Burcher brings expertise to new consultancy
OAKVILLE, Ont. -- Going back to his days of helping Wawa develop its foodservice program to his work with Petro-Canada and its Neighbours convenience store concept, Ed Burcher sees vast potential for foodservice within the channel. Now that his tenure at the Mississauga, Ont.-based Petro-Canada is drawing to a close, he spoke with CSP Daily News about how foodservice at c-stores is evolving and where the opportunities lie.
Having just started Burcher Consulting, Oakville, Ont., the 34-year industry veteran said foodservice at c-stores is all about creating differentiation. "It's about first being honest with yourself about what you can do," he said. "But everybody has that ability to be unique and develop a point of difference."
Burcher hopes that by starting his own consultancy, he can further his industry knowledge and help small- to mid-sized chains benefit from what he has learned.
He began his career in c-stores in 1979 working part-time for Wawa Inc., Wawa, Pa., taking on a full-time position after graduating college. He spent 18 years at Wawa, helping develop food programs that extended beyond the chain's well-known hoagie sandwich offer. Then moving on to Petro-Canada, Burcher was in charge of its Neighbours c-store concept, creating a more upscale offer that had a strong foodservice presence during his 16-year tenure with that chain.
(See File Attachments below to read the CSP magazine feature "Meet the Neighbours.")
Burcher characterized many of the lessons he's accumulated to be as much about what not to do as what to actually do. A case in point was Wawa's move away from branded quick-serve restaurant (QSR) solutions. During his tenure, he helped the chain build its programs with popular taco and pizza franchises. While those were successful businesses, Wawa came to believe that its foodservice programs needed to go forward with the Wawa brand.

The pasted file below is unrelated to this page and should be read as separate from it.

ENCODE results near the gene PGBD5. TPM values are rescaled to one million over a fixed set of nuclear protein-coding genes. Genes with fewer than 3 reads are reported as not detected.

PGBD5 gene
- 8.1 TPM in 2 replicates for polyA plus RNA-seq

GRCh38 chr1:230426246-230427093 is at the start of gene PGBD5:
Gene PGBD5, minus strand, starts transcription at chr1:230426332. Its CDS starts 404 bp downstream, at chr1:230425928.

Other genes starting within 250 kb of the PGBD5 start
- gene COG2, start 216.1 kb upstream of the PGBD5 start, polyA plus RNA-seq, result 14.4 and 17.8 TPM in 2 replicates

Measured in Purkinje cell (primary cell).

What he did learn during that timeframe was to benchmark food offers not against other c-stores, but against competing QSRs. "Quick serve and casual [restaurants] were our gold standards," he said. "I had to have something as good as McDonald's from a product quality [perspective]."
That said, smaller operators can be competitive. "A smaller chain has more control over what they do," he said. "We're not [always] talking about money. We've all seen hole-in-the-wall diners that have a huge following. It could be quality, quantity or a unique experience."
Creating that differentiation is key. "If you're not willing to create a point of difference, you become a commodity," he said. "If you're just a commodity competing on price, it's a downward spiral."
He spoke of a chain he knew that struggled initially, trying to copy what a successful competitor was doing. The turnaround came in establishing something unique in the market, Burcher said.
Potential for foodservice success is still strong, especially in the breakfast and lunch day parts, he said. Traffic at c-stores for those time periods make foodservice a "no brainer," especially with breakfast. He said a lot of opportunity exists with breakfast, especially for those retailers who have elevated their coffee programs.
For those just getting into foodservice, "I would suggest building breakfast and then lunch, or if you're doing a total [remodel], then go big with both breakfast and lunch," he said. "Again, it's what does your business look like and what are you able to do?"